Blockchain in Real Estate: Disrupting the Industry
There are many issues facing the housing market today. Young people, in particular, are feeling the brunt of this, with 40% of young adults in the UK unable to afford to buy a house despite having a deposit. Problems are further caused by the combination of stagnated wages and inflated house prices. The monopoly of the housing market by the banking sector means that this is the current reality of people hoping to get on the real estate property ladder. Blockchain however aims to disrupt this new normal.
Decentralization of Real Estate through Blockchain
The primary benefit of blockchain in real estate is its capacity to decentralize transactions, removing the need for a mediator. One of the reasons that housing prices are so high is because of the involvement of banks and brokers in the process, but blockchain is able to limit this by facilitating peer-to-peer transactions. Digital ledger systems and smart contracts essentially ensure that a transaction is fulfilled and agreed upon by all involved parties and with this, the need for a mediator will disappear.
This alone makes the real estate market far more accessible, but the potential of the uses of blockchain in real estate goes further still. Fractional ownership, in which multiple people or parties may own real estate together, is something that can be extremely difficult to access in the traditional real estate market, but with the use of blockchain, this becomes possible.
Blockchain’s capacity to tokenize traditionally illiquid assets means that multiple investors can partake in a property deal without having to contend with arduous paperwork that is usually required by traditional real estate transactions. While this may not be a problem for property investors from large companies and banks, blockchain opens this up as a possibility for the wider population by removing the usual costs involved in a transaction.
Smartlands, built on the Stellar Lumens blockchain is one platform that aims to decentralize the real estate market by tokenizing real estate. Smartlands aims to help property developers to release their equity much faster by easing the liquidity process. This in turn allows for quicker development of properties, creating a more accessible market.
ATLANT is another such platform facilitating accessibility in the real estate market for renters. Again, through the tokenization of property, transactions could/can be digitized and made more accessible for the renter.
Accessibility isn’t all that blockchain real estate has to offer though. The transparent nature of blockchain technology means transactions are safer for buyers. Blockchain transaction records are unchangeable and publicly accessible which mitigates the risks of property fraud and abuse, as well as disables market censorship.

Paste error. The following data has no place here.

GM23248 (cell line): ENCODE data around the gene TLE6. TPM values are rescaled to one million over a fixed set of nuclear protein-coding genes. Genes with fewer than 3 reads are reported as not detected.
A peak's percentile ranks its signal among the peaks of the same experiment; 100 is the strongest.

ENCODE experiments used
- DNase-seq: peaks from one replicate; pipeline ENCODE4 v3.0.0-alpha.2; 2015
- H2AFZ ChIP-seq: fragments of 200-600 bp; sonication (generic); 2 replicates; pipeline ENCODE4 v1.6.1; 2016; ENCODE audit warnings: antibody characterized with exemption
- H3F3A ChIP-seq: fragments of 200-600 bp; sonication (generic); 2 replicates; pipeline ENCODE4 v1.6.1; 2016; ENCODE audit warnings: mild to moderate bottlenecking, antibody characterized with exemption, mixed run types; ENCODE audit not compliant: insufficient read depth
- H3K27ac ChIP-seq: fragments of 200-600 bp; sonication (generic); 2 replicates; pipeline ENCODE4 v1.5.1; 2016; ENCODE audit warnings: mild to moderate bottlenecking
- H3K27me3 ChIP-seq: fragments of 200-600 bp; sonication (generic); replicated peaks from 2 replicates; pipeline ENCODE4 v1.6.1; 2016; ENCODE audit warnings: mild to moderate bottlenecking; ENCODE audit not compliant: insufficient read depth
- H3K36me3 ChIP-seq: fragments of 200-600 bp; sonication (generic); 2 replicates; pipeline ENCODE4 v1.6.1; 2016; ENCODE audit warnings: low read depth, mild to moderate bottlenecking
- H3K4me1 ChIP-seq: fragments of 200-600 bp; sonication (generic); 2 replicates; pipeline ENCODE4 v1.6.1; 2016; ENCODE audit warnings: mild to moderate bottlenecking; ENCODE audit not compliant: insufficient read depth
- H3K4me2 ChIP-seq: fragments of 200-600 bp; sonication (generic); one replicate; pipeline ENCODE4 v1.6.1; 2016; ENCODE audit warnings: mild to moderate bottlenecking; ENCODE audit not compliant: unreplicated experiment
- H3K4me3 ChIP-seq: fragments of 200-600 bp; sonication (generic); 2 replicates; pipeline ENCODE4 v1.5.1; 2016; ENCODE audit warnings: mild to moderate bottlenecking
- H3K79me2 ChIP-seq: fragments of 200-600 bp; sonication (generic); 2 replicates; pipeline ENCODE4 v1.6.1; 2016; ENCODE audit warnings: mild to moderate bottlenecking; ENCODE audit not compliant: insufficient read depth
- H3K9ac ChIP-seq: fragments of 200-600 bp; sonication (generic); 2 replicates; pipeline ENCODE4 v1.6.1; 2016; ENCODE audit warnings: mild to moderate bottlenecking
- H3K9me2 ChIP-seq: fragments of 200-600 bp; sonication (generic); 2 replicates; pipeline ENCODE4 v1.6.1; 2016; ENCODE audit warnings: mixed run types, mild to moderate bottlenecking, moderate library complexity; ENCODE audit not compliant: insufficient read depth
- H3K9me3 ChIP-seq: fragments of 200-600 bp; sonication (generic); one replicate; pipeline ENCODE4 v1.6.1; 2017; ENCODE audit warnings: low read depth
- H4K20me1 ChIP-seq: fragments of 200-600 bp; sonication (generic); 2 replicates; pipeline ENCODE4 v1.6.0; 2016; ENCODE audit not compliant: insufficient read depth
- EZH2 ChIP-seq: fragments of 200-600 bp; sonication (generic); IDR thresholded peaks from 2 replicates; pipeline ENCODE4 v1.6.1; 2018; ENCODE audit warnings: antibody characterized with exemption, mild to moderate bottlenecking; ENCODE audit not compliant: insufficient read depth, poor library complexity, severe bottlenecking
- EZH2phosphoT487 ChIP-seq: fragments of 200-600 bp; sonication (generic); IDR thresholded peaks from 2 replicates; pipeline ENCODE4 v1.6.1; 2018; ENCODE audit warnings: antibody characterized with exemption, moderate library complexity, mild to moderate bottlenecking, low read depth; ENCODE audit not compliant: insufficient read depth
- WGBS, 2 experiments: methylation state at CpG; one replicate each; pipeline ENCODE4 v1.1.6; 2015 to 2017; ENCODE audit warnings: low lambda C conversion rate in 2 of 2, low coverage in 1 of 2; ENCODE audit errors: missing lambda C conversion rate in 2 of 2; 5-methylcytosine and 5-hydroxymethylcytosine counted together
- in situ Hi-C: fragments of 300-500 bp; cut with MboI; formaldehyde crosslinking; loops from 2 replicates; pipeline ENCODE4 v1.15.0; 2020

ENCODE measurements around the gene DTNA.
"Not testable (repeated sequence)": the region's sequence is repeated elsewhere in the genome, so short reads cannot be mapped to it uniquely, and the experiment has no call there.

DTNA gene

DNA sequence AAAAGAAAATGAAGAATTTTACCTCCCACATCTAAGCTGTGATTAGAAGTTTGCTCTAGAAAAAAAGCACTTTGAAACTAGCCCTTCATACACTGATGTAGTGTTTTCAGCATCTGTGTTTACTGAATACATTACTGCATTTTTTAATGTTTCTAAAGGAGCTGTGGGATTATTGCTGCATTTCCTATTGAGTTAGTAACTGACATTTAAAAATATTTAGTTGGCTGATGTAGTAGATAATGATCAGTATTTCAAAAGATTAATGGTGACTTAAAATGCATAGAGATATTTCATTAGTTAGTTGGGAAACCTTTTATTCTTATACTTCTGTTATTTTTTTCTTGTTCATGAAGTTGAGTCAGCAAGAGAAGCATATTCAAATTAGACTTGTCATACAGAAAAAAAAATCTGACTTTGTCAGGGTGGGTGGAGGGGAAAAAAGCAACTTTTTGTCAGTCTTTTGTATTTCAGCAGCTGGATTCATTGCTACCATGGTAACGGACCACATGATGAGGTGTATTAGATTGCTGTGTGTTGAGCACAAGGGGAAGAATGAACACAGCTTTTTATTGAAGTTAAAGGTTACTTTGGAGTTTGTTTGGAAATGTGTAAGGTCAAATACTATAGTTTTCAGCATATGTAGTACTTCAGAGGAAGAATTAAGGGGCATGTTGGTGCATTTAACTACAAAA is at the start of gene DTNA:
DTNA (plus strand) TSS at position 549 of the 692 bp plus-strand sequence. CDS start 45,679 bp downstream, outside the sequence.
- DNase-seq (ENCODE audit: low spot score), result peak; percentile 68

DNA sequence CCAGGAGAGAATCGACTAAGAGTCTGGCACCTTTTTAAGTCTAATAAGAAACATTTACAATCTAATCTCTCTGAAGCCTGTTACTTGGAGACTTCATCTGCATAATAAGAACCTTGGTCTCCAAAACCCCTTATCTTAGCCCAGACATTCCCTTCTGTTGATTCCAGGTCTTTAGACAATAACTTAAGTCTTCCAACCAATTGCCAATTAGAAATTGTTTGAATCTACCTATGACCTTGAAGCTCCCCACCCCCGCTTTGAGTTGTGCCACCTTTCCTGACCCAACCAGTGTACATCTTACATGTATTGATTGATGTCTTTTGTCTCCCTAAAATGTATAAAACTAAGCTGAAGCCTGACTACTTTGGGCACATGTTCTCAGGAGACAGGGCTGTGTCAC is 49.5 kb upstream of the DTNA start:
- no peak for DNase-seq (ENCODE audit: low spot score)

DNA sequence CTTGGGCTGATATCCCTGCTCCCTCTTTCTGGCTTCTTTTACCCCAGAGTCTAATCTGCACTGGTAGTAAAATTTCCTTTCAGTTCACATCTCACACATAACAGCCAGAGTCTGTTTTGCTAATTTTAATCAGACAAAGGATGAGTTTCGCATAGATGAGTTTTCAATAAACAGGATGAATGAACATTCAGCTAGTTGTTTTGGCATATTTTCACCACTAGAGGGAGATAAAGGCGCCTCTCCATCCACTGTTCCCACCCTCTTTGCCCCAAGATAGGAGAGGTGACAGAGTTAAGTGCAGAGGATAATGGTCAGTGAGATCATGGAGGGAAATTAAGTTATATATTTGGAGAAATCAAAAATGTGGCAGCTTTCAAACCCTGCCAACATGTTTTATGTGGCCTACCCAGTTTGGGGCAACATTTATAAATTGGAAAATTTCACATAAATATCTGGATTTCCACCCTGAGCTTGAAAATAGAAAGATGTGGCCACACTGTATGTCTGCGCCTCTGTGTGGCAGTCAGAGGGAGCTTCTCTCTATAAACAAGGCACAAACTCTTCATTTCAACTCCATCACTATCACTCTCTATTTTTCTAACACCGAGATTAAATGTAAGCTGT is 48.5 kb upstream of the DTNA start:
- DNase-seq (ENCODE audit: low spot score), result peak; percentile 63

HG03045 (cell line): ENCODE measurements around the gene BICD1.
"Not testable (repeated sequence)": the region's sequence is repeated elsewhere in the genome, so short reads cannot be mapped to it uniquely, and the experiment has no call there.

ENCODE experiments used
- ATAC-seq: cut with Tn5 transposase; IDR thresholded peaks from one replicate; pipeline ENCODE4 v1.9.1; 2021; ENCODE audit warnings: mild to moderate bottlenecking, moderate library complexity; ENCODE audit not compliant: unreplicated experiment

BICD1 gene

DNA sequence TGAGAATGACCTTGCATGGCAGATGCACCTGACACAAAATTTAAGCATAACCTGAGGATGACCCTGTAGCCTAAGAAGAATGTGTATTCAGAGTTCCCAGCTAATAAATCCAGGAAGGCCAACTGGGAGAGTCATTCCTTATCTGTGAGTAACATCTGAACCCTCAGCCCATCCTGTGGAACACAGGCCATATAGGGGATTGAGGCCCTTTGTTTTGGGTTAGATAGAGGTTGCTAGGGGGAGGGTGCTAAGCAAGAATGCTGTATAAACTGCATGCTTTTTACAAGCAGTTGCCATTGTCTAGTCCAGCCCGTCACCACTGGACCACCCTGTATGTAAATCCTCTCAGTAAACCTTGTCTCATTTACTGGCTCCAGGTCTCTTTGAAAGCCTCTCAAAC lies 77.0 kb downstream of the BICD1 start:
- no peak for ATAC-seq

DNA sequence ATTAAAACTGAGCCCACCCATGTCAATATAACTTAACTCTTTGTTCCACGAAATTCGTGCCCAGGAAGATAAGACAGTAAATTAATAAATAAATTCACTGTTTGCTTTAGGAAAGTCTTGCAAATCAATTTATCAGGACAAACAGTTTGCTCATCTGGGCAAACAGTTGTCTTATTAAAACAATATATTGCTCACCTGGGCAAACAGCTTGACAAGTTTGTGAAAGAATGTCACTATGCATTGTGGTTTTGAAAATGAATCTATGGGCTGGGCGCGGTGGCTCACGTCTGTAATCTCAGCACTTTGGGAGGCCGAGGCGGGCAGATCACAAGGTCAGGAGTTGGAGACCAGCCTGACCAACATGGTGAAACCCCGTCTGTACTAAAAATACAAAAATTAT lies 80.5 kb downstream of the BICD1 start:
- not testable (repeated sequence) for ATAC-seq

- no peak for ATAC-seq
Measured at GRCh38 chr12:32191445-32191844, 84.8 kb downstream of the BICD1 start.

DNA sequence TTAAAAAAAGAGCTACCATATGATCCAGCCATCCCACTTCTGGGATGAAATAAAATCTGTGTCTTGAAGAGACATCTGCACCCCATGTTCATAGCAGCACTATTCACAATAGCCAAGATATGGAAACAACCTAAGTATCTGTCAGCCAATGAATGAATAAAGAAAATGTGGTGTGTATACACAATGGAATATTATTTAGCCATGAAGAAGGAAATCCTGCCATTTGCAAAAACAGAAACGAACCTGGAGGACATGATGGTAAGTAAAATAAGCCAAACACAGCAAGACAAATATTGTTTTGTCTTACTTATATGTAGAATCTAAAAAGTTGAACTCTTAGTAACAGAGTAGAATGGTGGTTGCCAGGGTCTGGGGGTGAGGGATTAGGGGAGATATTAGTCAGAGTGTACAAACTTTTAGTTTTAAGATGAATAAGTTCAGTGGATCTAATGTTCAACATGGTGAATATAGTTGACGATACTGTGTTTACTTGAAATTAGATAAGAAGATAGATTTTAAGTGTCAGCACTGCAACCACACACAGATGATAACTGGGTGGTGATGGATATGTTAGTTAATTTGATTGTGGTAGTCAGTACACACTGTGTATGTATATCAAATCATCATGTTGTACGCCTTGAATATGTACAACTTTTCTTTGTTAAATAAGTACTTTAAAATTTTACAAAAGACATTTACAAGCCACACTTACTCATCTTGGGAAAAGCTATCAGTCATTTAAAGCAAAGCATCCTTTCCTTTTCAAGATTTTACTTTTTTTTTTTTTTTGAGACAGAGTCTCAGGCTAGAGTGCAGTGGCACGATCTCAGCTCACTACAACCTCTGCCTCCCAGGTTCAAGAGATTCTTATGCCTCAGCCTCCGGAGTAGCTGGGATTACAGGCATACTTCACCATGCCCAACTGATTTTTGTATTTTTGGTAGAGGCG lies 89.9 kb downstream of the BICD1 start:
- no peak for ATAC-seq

Blockchain removes the need for trust between investors and sellers. Credit and background checks are no longer required thanks to transparent record-keeping and digital identities. Renters with poor credit scores or first-time buyers now have a greater chance than ever before to verify their financial integrity without causing unnecessary anxiety to property owners. This also saves money by reducing the need for credit checks and loans, on top of costs already saved by removing intermediaries.
Real estate Smart Contract
Smart contracts are fundamental to how digital asset transactions are processed. An agreement is recorded on the blockchain platform and payment is processed through a crypto wallet or bank account using a blockchain interface. Upon payment, ownership of the property is then transferred to the buyer and the completed transaction is recorded on the blockchain.
This works similarly in the case of the renter; wherein regular payments will be made via the smart contract to the property owner. The smart contract also acts as a deposit protection service for the renter as it means that it is automatically transferred back into their account upon completion of the lease agreement.
The monopoly of the real estate market by banks and large corporations makes it difficult for the average investor to approach, let alone climb the property ladder, but blockchain is changing the rules of the game. The implication for the housing market is astronomical when considering the housing crisis following the real estate crash of 2008. While costs in the traditional real estate market remain astronomically high and rising, blockchain offers a more equitable and accessible solution to the housing crisis.
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